The sources we analyzed on the Senate and House hearings promote an idea that lawmakers put forth, which is that Russian ads and posts are in part to blame for last year’s presidential election results. The same blame was also extended to tech companies like Facebook, Google and Twitter. There is evidence of misinformation paid for by Russian groups, but was it powerful enough to sway voter decisions? That’s perhaps the most relevant question in these investigations, but the articles we looked at didn’t write about it. Here are the premises that back the blame and where each may fail.
1. The ads “widened divisions”
PCMag wrote that the ads “touched on immigration-related issues in order to widen divisions among the US electorate.” The same outlet noted that two Facebook pages promoted a rally in Texas, enrolling two groups on opposite sides of an issue, and that “the effort worked.”
Information can influence the way people make decisions, especially in the absence of critical thinking. But to what extent the ads “widen divisions” is debatable, principally because it’s difficult to measure. To accept the idea also shifts responsibility away from the individual. In other words, it’s easy to blame the ads for inciting conflict among people, for example, but people are ultimately responsible for their actions.
2. The ads “disrupted” the U.S. political process
The Associated Press (AP) wrote that the Facebook ads were linked to a “Russian effort to disrupt the American political process …” but the outlet didn’t specify how. Additionally, none of these articles included questions that Burr and other lawmakers asked about the supposed impact of the ads on voter decisions. He reportedly cited examples like Maryland, a state that received “five times” as many ads compared to Wisconsin, but Maryland still voted for Clinton “overwhelmingly.” If the ads did influence voter decisions, the data would need to be somewhat consistent across the board, and that’s not the case here. The absence of this information, which other articles likePolitico’s included, biases how we evaluate the potential impact of the ads.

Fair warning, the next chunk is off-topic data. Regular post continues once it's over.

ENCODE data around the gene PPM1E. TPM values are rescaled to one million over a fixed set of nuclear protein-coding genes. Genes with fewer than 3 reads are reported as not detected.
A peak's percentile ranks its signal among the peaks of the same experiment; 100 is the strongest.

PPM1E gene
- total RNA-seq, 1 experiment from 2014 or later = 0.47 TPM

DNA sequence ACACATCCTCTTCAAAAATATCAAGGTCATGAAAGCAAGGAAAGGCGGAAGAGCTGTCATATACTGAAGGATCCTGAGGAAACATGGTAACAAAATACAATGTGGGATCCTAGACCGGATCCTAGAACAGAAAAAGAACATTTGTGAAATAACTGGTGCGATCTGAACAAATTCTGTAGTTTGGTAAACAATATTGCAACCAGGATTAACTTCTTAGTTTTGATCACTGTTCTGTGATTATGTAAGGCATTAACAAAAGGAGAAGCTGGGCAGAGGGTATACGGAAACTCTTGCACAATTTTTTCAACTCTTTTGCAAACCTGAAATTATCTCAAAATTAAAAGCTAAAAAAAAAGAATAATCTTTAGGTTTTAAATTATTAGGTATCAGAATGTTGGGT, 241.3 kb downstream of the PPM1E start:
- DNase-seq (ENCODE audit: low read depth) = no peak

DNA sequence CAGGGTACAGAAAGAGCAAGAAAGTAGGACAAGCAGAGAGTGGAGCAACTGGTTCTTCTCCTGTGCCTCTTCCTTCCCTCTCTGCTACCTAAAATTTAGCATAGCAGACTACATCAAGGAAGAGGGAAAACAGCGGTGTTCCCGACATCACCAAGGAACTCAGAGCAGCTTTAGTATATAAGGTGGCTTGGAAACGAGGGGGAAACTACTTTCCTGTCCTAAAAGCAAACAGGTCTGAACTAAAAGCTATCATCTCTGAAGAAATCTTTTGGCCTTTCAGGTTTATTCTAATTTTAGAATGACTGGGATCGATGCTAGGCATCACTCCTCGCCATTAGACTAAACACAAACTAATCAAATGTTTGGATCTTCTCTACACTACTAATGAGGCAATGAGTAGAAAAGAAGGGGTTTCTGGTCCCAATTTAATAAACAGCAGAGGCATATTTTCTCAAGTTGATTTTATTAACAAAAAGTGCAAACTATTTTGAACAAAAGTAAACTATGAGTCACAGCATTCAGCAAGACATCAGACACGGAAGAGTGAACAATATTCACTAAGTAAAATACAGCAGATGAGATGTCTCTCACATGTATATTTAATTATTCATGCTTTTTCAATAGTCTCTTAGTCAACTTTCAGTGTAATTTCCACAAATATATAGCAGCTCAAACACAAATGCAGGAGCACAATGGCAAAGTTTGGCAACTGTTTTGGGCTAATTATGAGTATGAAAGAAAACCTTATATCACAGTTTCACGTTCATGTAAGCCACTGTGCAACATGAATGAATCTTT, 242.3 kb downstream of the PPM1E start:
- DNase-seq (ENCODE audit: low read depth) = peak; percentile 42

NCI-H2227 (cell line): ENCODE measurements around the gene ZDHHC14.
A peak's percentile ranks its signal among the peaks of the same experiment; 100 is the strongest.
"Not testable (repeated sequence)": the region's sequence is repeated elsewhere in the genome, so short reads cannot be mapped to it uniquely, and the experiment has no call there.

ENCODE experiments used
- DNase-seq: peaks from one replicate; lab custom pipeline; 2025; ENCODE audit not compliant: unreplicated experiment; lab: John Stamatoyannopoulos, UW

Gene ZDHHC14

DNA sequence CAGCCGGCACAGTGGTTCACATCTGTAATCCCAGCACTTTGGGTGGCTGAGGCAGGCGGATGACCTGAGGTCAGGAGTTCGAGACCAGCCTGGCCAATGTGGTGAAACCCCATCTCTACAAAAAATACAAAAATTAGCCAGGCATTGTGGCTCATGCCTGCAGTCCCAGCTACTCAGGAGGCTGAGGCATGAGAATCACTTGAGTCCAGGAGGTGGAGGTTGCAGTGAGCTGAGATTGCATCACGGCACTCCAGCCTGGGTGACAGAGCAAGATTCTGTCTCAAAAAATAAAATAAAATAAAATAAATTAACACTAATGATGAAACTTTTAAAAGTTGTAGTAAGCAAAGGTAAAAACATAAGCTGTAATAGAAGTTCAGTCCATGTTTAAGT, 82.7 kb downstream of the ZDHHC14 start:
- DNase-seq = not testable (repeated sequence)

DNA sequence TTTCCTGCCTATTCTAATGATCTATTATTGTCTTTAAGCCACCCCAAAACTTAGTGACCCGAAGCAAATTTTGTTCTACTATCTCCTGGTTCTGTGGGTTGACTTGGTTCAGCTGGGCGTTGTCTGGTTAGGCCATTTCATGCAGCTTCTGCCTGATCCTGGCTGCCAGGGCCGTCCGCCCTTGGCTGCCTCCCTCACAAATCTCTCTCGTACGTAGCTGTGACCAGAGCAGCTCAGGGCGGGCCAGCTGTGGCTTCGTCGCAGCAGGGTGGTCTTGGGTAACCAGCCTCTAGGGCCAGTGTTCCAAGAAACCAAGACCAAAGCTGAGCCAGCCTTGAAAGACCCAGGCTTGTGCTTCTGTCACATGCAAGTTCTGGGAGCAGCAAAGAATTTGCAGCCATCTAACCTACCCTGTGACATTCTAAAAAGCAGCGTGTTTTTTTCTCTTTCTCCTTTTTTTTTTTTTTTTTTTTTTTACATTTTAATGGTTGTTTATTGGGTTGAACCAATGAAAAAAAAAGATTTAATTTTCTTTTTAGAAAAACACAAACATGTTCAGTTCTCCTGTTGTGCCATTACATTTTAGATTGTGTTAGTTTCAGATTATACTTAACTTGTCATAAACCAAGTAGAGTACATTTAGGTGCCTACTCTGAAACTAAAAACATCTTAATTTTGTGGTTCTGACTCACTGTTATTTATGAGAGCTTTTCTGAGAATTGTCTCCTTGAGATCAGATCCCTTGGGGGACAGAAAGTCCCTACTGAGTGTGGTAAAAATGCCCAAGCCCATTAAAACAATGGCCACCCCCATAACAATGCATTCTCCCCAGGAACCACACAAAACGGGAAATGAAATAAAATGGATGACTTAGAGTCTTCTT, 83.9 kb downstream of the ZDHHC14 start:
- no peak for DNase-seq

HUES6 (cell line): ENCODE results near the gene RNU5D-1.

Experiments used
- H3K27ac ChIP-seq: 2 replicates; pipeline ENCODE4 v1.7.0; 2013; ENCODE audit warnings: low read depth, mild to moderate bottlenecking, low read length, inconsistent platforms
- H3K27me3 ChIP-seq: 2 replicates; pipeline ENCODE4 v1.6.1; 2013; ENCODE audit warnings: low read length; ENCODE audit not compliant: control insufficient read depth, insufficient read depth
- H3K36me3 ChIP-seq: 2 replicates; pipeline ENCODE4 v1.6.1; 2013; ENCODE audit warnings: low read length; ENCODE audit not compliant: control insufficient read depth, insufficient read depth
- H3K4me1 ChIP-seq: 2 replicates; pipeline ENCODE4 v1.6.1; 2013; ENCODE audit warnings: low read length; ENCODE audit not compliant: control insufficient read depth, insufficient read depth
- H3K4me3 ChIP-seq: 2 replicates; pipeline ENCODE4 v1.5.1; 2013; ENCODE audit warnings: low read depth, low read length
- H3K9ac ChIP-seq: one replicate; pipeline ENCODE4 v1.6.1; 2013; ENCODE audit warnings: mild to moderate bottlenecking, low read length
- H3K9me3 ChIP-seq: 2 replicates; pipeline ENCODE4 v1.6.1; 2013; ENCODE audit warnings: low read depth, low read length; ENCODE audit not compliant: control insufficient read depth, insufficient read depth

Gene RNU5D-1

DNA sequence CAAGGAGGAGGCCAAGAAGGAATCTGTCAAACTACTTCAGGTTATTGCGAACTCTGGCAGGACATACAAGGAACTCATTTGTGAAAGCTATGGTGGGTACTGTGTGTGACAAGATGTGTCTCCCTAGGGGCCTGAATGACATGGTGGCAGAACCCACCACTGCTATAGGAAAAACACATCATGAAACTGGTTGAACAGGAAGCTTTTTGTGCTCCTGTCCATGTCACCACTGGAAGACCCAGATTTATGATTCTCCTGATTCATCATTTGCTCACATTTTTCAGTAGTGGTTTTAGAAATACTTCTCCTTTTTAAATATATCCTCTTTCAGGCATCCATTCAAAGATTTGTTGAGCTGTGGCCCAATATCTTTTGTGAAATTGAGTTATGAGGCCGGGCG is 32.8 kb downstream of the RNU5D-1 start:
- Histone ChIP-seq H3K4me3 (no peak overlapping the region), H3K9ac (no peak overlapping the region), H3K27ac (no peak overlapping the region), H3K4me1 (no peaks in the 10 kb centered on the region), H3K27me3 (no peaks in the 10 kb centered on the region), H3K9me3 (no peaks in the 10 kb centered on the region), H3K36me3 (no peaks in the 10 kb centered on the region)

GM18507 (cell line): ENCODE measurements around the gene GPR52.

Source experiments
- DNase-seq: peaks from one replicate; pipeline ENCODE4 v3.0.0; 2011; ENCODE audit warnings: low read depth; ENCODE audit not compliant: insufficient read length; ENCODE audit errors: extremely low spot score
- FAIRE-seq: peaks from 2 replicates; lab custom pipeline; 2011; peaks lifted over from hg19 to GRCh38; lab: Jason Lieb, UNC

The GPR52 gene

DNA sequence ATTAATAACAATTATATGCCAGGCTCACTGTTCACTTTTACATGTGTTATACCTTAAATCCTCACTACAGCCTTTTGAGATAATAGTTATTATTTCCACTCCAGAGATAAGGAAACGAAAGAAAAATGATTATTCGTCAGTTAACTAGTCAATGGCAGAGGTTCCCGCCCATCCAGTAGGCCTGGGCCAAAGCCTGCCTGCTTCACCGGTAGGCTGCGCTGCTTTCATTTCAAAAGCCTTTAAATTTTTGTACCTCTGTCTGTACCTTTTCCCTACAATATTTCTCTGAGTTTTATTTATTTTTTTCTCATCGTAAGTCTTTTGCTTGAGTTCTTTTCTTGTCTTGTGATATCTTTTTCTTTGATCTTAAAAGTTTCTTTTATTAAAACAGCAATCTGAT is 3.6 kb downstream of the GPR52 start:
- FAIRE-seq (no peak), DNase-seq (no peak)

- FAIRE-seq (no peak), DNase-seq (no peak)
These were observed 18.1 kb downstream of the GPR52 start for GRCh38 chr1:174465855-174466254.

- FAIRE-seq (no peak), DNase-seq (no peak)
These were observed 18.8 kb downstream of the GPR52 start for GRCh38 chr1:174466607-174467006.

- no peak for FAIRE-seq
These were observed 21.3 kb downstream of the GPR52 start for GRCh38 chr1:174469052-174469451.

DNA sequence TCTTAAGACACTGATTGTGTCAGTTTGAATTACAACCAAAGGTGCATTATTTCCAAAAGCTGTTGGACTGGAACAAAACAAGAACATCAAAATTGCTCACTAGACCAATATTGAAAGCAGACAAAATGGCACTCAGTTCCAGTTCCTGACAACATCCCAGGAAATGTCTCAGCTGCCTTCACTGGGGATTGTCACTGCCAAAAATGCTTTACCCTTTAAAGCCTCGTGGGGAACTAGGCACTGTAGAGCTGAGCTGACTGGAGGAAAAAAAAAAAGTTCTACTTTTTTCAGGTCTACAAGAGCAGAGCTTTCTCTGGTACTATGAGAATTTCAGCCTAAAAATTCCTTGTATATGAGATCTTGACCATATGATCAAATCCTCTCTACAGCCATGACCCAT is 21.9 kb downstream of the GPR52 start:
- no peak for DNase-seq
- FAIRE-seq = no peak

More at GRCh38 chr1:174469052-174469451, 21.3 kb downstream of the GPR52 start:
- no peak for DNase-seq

3. The ads succeeded due to their reach
The articles cite different estimates of the potential reach these ads reportedly had, but the units of measure vary and are sometimes vague. For instance, AP cites the number of clicks certain content had, PCMag noted the number of followers certain Facebook pages had, and Forbes wrote that Facebook told lawmakers that 80,000 posts and ads were seen by 126 million people over a two-year period. Regardless of the unit of measure, if the total reach were known, it doesn’t mean people actually read them.CNN is the only outlet of the four that points this out.
In addition to supporting the idea that these ads were responsible for the election results, none of the articles we analyzed mentioned perhaps a bigger issue: readers’ potential gullibility due to a lack of critical thinking. The Russian-backed ads and posts, “fake news” and other misinformation wouldn’t be such an issue and would likely subside if the public were better educated on how to separate data from distortion, and were better equipped to critically evaluate information. Similarly, understanding the nature of things like dishonor and violence could help people identify and understand the disadvantages that come with those behaviors.
Consider the amount of resources put into these investigations, not just in time and effort, but also in taxpayer money: What if the U.S. government directed even a fraction of that towards education that helps people discern fact from fiction? According to aForeign Policy report, that approach is working for Finland. The report says, “Finnish officials believe their country’s strong public education system, long history of balancing Russia, and a comprehensive government strategy allow it to deflect coordinated [Russian] propaganda and disinformation.”
Needless to say, the media is one of the most powerful educational instruments. As long as the media dilutes information in ways that are similar to Russia’s ads and posts — such as using spin, bias, inaccuracy and illogic — it contributes to the problem. That’s why The Knife advocates data-based, unbiased reporting that provides readers not just information, but also tools to improve critical thinking.
Written by Ivy Nevares
Edited by Ivy Nevares and Jens Erik Gould
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Jens Erik Gould
Jens is a political, business and entertainment writer and editor who has reported from a dozen countries for media outlets including The New York Times, National Public Radio and Bloomberg News